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Diagnosis: T4 Syndrome
Monday January 18, 2010


Of the hundreds of patients he’s treated in his 18 years of practice, John Duffy, PT, OCS, estimates he’s evaluated and treated just 10 patients with T4 (fourth thoracic) syndrome.

The syndrome, which produces a complex pattern of painful symptoms thought to be caused by a sympathetic nervous system reaction to a hypomobile thoracic segment, is rare and can be confused with a variety of other problems.

Nonetheless, PTs should keep the possibility of T4 syndrome in mind when diagnoses with similar symptoms have been ruled out, says Duffy, who treats patients at Phoenix Rehabilitation and Health Services Inc. in Pennsylvania With proper treatment, many patients with T4 syndrome can get rapid relief of their symptoms.
T is for Thoracic

Australian physiotherapist Geoffrey Maitland first described T4 syndrome in the 1950s as a thoracic vertebral segmental rotation dysfunction, says Sandy Burkart, PT, OCS, PhD, who practices out of the Palm Beach Institute of Sports Medicine in Boca Raton, Fla., and is a teacher and consultant with Functional Rehabilitation Associates.

The syndrome always affects the fourth thoracic segment, Burkhart says, but segments T2 through T7 also can be involved. Symptoms include upper back stiffness, a glove-like distribution of pain or numbness in one or both forearms or hands — usually in just one — and local tenderness at a thoracic facet joint. A patient with the syndrome might also experience headaches, an increase of symptoms when taking a deep breath, and, occasionally, chest pain.

No one knows exactly what causes the syndrome, but it may be because of faulty postural alignment, joint hypomobility, or stiffness, Burkart says.

Onset varies, with some patients unable to recall a precipitating event, while others reporting the symptoms began after an injury or vigorous upper body movement. Researchers postulate that because of the pathway provided by the autonomic nervous system, dysfunction in the thoracic spine can result in the pain in the limbs, neck, and head.

T4 syndrome is three times more common in women than men, with symptoms that typically worsen at night, Burkart says. The syndrome is usually seen in adults, but less frequently in the elderly, who tend to be stiffer and don’t rotate as easily as younger people. “And we usually don’t see it in [children] because they’re more flexible than adults,” Burkart adds.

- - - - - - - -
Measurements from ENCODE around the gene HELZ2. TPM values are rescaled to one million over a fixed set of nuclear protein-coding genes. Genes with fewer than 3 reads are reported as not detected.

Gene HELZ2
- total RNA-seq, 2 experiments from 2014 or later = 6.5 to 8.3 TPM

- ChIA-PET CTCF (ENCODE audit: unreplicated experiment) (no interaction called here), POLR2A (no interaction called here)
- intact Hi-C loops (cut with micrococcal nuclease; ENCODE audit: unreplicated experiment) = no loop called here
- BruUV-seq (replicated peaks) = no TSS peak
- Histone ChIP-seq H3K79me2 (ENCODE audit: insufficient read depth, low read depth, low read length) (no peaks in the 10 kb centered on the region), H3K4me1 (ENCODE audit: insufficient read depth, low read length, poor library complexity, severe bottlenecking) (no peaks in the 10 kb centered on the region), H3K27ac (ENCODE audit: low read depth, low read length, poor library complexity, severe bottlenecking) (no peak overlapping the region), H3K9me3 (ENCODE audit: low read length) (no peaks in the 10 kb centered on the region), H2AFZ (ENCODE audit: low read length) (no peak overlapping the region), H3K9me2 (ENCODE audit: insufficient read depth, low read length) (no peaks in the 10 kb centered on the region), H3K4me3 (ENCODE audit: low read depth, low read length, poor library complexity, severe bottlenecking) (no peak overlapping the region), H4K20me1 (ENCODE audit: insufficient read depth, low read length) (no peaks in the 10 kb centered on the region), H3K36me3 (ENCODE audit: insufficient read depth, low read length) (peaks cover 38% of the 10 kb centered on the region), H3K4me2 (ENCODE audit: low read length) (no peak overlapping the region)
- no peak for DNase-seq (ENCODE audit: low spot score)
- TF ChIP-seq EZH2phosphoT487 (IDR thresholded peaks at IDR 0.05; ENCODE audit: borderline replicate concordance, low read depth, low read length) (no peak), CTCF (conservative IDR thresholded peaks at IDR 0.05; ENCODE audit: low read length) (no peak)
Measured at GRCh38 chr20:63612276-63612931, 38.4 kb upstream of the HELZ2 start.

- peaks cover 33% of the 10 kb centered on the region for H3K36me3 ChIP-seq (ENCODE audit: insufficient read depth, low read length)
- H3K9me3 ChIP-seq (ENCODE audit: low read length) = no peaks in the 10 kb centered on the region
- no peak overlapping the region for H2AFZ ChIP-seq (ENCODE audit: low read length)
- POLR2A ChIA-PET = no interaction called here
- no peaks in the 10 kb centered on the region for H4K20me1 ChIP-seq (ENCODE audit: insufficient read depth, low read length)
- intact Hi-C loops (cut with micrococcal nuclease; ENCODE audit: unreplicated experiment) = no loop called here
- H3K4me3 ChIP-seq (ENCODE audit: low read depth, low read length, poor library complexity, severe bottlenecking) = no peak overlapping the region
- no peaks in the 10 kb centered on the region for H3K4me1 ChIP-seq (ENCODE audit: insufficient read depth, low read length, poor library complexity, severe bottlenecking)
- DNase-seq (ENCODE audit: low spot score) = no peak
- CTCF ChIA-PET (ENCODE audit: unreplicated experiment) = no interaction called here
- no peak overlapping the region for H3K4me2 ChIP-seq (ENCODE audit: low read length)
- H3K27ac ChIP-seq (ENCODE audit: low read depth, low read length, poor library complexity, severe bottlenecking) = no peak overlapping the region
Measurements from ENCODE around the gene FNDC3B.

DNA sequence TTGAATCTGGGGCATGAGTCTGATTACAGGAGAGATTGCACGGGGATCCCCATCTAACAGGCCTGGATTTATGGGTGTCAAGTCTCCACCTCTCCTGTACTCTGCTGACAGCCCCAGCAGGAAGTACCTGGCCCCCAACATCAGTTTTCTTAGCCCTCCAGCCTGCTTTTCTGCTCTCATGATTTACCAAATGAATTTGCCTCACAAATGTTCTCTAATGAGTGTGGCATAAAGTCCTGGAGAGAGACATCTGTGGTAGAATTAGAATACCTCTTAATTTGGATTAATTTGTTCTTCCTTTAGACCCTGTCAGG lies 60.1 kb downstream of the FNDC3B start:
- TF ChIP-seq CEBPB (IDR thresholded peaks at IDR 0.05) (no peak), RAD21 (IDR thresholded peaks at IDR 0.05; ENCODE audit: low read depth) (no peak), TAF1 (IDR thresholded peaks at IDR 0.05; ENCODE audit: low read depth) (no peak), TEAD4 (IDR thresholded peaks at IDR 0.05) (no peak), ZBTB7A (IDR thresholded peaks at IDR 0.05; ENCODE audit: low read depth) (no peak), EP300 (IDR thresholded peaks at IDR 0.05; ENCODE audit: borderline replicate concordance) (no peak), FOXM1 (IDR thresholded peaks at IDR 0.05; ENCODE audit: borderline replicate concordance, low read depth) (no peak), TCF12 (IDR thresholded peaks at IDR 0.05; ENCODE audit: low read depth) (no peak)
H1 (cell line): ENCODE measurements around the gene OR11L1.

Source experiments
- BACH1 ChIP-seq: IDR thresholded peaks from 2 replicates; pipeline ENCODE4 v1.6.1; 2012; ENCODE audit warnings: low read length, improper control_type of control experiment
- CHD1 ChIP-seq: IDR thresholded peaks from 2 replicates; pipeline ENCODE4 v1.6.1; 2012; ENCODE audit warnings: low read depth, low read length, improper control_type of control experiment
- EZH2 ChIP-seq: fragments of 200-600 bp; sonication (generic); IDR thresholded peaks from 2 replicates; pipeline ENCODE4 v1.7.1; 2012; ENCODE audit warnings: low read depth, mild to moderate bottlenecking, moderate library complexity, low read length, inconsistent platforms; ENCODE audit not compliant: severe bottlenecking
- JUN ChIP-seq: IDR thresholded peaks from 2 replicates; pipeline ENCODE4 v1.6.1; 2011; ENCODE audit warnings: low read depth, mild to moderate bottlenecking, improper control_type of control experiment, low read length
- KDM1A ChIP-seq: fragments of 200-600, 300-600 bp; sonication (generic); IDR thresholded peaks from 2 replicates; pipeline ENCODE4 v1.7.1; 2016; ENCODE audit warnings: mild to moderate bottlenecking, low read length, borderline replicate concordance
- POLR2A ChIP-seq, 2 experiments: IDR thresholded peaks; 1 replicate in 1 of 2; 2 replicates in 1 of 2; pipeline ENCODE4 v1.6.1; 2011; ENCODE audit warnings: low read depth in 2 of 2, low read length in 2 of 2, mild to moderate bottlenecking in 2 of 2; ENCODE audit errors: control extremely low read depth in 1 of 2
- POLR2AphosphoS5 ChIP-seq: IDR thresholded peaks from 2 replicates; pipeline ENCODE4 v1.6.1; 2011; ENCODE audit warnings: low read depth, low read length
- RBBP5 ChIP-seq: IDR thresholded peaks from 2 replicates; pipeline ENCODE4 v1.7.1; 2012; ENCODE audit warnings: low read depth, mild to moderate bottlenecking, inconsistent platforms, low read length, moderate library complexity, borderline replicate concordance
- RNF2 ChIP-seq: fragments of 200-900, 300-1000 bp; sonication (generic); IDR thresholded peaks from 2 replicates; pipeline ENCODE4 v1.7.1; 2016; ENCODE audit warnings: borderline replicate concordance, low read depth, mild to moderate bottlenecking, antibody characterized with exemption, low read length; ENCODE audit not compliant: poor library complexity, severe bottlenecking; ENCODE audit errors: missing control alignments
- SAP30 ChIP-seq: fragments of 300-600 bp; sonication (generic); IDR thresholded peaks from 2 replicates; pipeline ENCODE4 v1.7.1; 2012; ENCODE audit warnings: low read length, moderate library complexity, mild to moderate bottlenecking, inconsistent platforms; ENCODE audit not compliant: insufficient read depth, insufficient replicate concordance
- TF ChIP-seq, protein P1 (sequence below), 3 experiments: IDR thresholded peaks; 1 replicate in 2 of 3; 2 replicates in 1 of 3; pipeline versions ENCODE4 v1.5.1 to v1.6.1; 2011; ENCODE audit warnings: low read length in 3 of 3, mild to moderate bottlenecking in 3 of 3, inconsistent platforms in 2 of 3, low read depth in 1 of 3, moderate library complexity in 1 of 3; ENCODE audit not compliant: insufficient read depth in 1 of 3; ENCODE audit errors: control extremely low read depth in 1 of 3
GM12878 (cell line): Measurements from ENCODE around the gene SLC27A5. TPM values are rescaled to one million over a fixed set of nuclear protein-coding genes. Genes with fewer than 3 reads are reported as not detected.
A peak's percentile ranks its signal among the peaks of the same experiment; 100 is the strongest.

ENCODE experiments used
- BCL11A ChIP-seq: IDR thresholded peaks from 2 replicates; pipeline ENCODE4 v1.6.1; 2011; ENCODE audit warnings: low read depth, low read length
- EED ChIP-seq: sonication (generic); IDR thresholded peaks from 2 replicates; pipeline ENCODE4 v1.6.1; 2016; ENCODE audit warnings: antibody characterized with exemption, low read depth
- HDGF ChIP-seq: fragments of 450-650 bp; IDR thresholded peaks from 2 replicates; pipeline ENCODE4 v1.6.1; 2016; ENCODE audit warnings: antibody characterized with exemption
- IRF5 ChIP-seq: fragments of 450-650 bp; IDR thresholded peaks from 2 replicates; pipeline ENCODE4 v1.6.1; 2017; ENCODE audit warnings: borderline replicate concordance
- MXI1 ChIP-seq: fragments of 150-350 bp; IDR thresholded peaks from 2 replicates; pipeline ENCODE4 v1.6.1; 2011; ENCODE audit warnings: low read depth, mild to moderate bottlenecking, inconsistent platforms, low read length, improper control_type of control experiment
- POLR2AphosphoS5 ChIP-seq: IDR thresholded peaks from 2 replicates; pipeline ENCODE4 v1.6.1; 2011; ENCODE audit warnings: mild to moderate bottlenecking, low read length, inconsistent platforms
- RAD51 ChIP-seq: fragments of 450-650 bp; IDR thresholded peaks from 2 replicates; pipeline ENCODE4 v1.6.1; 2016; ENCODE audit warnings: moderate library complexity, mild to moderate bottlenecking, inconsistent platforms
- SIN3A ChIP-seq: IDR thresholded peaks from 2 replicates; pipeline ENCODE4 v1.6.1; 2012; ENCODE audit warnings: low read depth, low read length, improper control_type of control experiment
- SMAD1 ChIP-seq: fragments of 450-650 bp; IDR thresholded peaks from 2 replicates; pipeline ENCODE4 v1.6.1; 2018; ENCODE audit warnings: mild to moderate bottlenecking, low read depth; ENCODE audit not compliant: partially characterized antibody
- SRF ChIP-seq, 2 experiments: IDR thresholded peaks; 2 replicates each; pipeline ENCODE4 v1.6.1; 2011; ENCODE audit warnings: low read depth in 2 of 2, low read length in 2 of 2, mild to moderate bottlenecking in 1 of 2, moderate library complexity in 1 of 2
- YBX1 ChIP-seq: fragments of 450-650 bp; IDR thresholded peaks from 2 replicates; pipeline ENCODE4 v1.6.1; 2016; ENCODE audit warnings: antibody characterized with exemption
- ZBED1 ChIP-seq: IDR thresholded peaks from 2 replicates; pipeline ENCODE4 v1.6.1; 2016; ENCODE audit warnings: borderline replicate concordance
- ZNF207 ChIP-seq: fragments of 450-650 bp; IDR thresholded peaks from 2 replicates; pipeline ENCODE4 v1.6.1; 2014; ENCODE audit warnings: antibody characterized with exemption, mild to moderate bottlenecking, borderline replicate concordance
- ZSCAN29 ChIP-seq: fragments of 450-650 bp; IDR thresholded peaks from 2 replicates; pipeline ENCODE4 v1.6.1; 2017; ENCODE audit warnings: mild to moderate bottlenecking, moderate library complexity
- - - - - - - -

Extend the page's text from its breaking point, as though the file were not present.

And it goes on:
Since research has been limited to case studies and small numbers of patients, T4 syndrome has a more theoretical than empirical basis, Duffy says. Still, many clinicians believe T4 syndrome is a legitimate condition, and because the upper thoracic spine plays a significant role in the motion and well being of the cervical spine, it must be addressed, he says.

D is for Diagnosis
Because T4 syndrome is rare, it’s usually a diagnosis of exclusion, says Francois Prizinski, DPT, OCS, a facility director at Keystone Physical Therapy in Pittsburgh. A thorough patient history and physical examination will help narrow the possibilities and should be done before any mobilization techniques are used. “A clinician should first rule out myelopathy/[upper motor neuron] signs, cardiac pain, thoracic outlet syndrome, a systemic illness, thoracic tumor, polyneuritis, fibromyalgia, and nerve root compression,” Prizinski says.

If a patient complains of thoracic pain along with neurological impairments such as memory loss, bladder incontinence, and ataxia, normal pressure hydrocephalous must be ruled out, Burkart says.

Another diagnosis to consider is complex regional pain syndrome, previously known as reflex sympathetic dystrophy, which can occur following an accident, fall, or surgery.

Whether MRIs, CT scans, or X-rays can pinpoint the cause of thoracic pain is a tricky question because those tests can produce many false positives, Burkart notes. In a classic study published in the Journal of Bone and Joint Surgery, MRI tests revealed that 73% of the 90 asymptomatic people studied were found to have an upper thoracic disc abnormality, 37% had a herniated thoracic disc, and 29% had radiographic evidence of spinal cord compression.

M is for Mobilization
“T4 syndrome is most successfully treated with mobilization and manipulation techniques followed by neuromuscular re-education,” Prizinski says.

Ice, electrical stimulation, NSAIDs, and techniques to reduce abnormal neural tension also can be used. Burkart finds that patients usually respond well to treatment in the first 72 hours, and the problem often is resolved within three weeks.

To determine the best course for manual treatment, Prizinski suggests using a Fear Avoidance Beliefs Questionnaire. Patients with low FABQ scores should respond well to a high velocity/thrust technique, while a gentler course would work better for patients with high scores, he says.

A patient’s response to thoracic spine mobilization may indicate whether T4 syndrome is the culprit behind the pattern of symptoms.“If you work on that area and there’s no relief or reproduction of symptoms, the problem is probably not T4 syndrome,” Duffy says.

Barbara Marquand is a contributing writer for Today in PT.

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Monday January 18, 2010
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